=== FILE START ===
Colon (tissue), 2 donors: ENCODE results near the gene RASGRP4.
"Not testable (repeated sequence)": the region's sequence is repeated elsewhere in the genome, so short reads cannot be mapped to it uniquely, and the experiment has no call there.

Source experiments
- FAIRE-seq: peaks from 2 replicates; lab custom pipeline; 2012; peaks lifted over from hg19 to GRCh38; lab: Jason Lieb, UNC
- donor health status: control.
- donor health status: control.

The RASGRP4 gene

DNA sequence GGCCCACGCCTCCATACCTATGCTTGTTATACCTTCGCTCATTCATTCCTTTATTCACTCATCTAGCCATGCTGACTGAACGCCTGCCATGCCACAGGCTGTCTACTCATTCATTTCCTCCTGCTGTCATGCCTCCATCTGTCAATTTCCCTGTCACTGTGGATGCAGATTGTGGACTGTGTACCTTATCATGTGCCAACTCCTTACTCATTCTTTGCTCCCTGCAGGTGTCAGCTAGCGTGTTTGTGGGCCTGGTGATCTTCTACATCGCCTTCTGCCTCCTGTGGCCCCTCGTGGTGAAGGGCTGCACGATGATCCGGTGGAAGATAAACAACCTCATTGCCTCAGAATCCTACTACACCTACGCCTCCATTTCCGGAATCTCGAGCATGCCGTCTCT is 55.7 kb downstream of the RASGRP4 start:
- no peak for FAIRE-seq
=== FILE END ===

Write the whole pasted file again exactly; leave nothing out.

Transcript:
Colon (tissue), 2 donors: ENCODE results near the gene RASGRP4.
"Not testable (repeated sequence)": the region's sequence is repeated elsewhere in the genome, so short reads cannot be mapped to it uniquely, and the experiment has no call there.

Source experiments
- FAIRE-seq: peaks from 2 replicates; lab custom pipeline; 2012; peaks lifted over from hg19 to GRCh38; lab: Jason Lieb, UNC
- donor health status: control.
- donor health status: control.

The RASGRP4 gene

DNA sequence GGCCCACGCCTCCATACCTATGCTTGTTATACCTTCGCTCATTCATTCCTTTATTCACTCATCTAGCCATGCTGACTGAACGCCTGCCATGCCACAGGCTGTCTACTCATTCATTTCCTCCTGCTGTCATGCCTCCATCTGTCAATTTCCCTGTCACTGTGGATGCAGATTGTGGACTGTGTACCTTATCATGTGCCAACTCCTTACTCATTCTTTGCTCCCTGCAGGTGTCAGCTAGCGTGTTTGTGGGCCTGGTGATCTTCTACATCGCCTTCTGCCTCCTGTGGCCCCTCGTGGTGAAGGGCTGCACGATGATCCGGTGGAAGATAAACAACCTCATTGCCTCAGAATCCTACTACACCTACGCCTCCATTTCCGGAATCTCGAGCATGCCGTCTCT is 55.7 kb downstream of the RASGRP4 start:
- no peak for FAIRE-seq